This true sheepdog story is our tribute to Aled Owen’s Roy ISDS 200199
Updated Wed 23rd Jan 2013
First posted here on August 1st 2003, A Dog to Remember appeared in the Jan/Feb 2003 issue of International Sheepdog News and is reproduced here by kind permission of the author Austin Bennett.
Aled Owen, double supreme champion (and since then, three times World Champion) and a handler who has known success with a number of dogs, had to part company last year with the one he rates the best.
Roy, a prodigiously talented collie whose tally on the trials field bordered on ostentation, died in December 2002, not old enough at eleven years of age. Slick coated and somewhat unprepossessing in looks, he was nevertheless imbued with all the great qualities that make his breed unique.
In work mode, he wasn’t a dog you’d forget, upstanding and authoritative yet graceful to watch and collected in his approach. The trail he blazed in his native Wales, and his lethal forays to the Internationals, will be talked about by sheepdog enthusiasts for many years to come.
Bred for Success.
Roy 200199 was bred by Aled Owen’s brother, Aelwyn, out of Nell 174815 a Butcher’s Mac bitch with lines back to Elwyn Griffiths’ Craig, Dick Nicholls’ Moss and Barbara Carpenter’s Brocken Robbie. Nell was a good working bitch, a litter sister to Alistair Gilchrist’s International dog Roy, a dog that had previously made the Welsh Team under Aled’s ownership in 1990.
The father of Aled’s Supreme Champion Roy was his own Ben 129820, who also brought his master the Welsh National Championship amongst numerous other trials successes. Roy was sold from the litter as a pup to a local farmer, Dafyd Roberts with the proviso that Aled could have first refusal if he was ever offered for sale.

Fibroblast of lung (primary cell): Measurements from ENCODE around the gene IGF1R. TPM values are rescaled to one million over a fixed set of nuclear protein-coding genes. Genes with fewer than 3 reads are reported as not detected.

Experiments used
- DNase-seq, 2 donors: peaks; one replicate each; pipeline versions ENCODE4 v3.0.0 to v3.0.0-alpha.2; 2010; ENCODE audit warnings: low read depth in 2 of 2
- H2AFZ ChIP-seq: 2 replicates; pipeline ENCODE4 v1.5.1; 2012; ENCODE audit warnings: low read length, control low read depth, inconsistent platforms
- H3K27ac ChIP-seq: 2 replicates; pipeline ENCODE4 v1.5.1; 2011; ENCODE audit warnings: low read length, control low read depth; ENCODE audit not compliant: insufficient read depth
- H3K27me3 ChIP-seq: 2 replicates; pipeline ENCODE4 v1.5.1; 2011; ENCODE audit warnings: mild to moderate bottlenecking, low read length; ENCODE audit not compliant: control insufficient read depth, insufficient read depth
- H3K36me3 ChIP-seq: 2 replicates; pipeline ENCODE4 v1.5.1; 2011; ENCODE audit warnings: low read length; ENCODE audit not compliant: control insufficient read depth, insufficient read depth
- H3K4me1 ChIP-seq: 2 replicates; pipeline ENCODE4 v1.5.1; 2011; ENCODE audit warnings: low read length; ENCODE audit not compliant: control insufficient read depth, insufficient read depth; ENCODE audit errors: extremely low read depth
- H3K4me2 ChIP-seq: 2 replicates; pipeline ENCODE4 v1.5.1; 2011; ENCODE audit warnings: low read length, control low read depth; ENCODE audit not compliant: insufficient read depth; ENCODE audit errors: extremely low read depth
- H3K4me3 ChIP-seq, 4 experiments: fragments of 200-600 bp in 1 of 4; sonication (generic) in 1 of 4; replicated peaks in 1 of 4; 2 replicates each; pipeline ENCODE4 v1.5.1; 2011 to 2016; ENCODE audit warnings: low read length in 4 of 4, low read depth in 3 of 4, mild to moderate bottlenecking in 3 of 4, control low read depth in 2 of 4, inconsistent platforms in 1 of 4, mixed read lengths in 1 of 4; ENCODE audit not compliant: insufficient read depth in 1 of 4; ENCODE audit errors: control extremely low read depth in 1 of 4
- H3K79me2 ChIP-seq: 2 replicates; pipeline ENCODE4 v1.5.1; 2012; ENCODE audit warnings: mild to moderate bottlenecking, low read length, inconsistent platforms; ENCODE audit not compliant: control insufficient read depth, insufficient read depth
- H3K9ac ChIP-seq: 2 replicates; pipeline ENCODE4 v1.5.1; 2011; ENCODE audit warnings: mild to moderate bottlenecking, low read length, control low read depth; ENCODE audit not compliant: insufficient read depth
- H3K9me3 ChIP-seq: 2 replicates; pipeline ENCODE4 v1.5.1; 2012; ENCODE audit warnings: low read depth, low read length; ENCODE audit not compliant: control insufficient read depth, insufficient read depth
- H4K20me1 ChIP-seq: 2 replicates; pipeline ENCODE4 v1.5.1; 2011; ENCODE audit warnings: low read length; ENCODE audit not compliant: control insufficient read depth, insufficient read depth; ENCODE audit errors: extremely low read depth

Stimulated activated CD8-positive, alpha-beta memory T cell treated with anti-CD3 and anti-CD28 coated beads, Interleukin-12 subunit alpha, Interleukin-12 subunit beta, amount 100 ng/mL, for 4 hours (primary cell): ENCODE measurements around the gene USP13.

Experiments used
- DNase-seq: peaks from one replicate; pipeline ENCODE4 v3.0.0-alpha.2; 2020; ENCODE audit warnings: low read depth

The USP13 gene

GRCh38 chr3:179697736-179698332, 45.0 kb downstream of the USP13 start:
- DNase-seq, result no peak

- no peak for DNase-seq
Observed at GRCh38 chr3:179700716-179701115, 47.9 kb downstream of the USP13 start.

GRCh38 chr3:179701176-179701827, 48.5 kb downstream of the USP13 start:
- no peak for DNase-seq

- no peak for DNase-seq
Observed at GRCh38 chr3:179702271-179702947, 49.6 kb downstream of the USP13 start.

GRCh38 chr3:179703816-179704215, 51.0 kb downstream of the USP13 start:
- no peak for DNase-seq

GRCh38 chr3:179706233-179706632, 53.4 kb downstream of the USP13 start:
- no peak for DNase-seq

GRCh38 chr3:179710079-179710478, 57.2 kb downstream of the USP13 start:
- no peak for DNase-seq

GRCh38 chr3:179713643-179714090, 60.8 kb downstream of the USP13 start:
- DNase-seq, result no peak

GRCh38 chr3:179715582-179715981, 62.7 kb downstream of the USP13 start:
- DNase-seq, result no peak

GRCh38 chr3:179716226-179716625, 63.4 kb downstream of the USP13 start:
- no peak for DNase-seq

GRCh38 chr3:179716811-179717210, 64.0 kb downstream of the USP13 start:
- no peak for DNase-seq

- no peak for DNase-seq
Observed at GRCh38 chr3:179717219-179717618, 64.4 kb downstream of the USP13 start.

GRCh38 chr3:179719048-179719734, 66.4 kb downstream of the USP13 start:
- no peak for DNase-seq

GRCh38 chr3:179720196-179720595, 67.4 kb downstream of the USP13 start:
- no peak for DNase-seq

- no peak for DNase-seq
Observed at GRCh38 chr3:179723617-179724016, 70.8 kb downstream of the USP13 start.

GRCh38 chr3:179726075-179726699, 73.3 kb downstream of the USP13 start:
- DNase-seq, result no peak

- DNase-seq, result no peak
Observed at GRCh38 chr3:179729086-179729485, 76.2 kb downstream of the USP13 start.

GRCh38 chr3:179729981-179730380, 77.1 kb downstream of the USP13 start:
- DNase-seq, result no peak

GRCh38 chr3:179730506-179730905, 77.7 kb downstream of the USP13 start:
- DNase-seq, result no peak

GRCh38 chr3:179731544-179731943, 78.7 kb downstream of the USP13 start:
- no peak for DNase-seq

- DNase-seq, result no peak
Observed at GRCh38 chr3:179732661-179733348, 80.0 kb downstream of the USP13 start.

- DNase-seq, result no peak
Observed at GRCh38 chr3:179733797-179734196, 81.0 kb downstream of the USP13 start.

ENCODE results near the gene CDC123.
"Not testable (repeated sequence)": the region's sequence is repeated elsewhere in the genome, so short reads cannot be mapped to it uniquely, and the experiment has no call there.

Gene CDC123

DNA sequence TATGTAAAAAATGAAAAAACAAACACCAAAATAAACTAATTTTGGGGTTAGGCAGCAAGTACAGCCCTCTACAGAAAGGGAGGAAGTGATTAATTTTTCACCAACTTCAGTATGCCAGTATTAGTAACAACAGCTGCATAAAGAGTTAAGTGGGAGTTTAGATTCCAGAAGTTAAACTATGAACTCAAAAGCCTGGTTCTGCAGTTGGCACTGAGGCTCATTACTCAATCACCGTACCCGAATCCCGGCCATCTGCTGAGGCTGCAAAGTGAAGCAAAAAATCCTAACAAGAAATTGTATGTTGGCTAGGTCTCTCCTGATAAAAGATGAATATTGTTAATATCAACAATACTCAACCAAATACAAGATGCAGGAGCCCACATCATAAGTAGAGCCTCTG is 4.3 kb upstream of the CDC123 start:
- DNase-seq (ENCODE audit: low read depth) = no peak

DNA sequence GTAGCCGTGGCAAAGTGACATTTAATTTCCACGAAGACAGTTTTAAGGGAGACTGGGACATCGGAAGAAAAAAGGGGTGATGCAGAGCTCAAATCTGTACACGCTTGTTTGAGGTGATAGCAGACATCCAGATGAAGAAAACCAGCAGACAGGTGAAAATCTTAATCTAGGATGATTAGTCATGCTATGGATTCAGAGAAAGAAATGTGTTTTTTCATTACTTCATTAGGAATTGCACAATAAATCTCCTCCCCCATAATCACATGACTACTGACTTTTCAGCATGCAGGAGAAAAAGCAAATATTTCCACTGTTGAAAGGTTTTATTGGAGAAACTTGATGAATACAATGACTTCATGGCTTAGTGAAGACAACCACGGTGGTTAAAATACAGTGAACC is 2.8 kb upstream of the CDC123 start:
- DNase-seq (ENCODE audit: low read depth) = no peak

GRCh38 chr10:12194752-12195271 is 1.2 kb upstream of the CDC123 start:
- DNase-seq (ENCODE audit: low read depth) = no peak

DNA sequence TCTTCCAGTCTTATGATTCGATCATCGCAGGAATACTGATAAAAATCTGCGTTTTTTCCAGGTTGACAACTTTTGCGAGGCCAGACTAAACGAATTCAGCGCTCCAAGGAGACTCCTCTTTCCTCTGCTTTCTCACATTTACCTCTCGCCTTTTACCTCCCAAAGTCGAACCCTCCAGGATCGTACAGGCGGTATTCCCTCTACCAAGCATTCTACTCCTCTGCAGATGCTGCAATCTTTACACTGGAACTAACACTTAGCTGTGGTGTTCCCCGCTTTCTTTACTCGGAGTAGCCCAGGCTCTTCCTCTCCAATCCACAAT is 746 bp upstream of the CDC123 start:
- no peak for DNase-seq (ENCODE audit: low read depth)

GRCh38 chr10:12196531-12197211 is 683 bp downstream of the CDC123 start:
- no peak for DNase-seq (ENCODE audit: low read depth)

That offer was duly made when Roy was around eleven months old but declined by Aled who felt he had enough dogs to be getting on with at the time. It obviously wasn’t a decision taken with any degree of conviction because, after a couple of weeks, Aled was wondering if he should just have taken a peep at the youngster and, undeterred by the fact that Roy had already been turned down by another top handler, he made that augural appointment.
Roy was taken to a field of just four acres or thereabouts with a ditch at the far end and a bunch of sheep firmly rooted in one of its corners. Aled recalls thinking that, given the circumstances, he wasn’t going to blame the dog if he crossed the field or made a mess of his gather; but he didn’t.
Roy set off at a good pace and was flat out when he took the ditch athletically, slowing down nicely as he prepared to lift. The sheep just came away from their corner as Roy eased in behind them and started to bring them on an absolutely direct course. As Aled says, “he obviously didn’t just go there to whip them out, he went there to fetch them. I knew there was something in this dog, as he brought them on so straight, with great big strides and no hesitation. Not much stop on him but that didn’t bother me. He was my type of dog and I brought him home straight away.”
At home Aled began the careful schooling that would blossom into a partnership of legendary status. Like a good many other dogs that went on to become outstanding workers, Roy had his fair share of detractors early on. “A lot of people though he was a hard dog,” says Aled. ” He wasn’t hard, he just needed checking a lot of the time. Yes he wanted to come on forward but he wouldn’t charge sheep and he wouldn’t whip in. His flanks were always clean and so were his outrun and his lift. Nothing wrong or hard about any of that.”
He remembers one horrible wet day up on the mountain when he was trying some particularly difficult outruns with two dogs that had already run at National level. His great friend, the handler Eddie Humphries, was holding the sheep at the top and Aled was getting his dogs to them over the tricky ground. “I sent each one of them two or three times, on ‘away’ and then to the other side and, if I’d have been judging, I’d probably have been taking five or six points off them, that sort of thing.”
Aled took the dogs back to the pickup and Roy jumped out, around thirteen months old now and eager for any work that was going. “I was going to put him back in”, Aled continued, “but Eddie was still up
there and I couldn’t resist seeing what Roy would make of it. He seemed to see the sheep immediately and I sent him to the right. With the other dogs there’d been a command or two to get them out or to bring
them in but Roy just went on a pear outrun all the way; a hundred percent”.
Natural ability throughout his career.
Roy’s method of gathering his sheep remained impeccable. If they were tight against a boundary he would ease them gently away and if they were in plenty of space his distance for the lift was both generous and positive.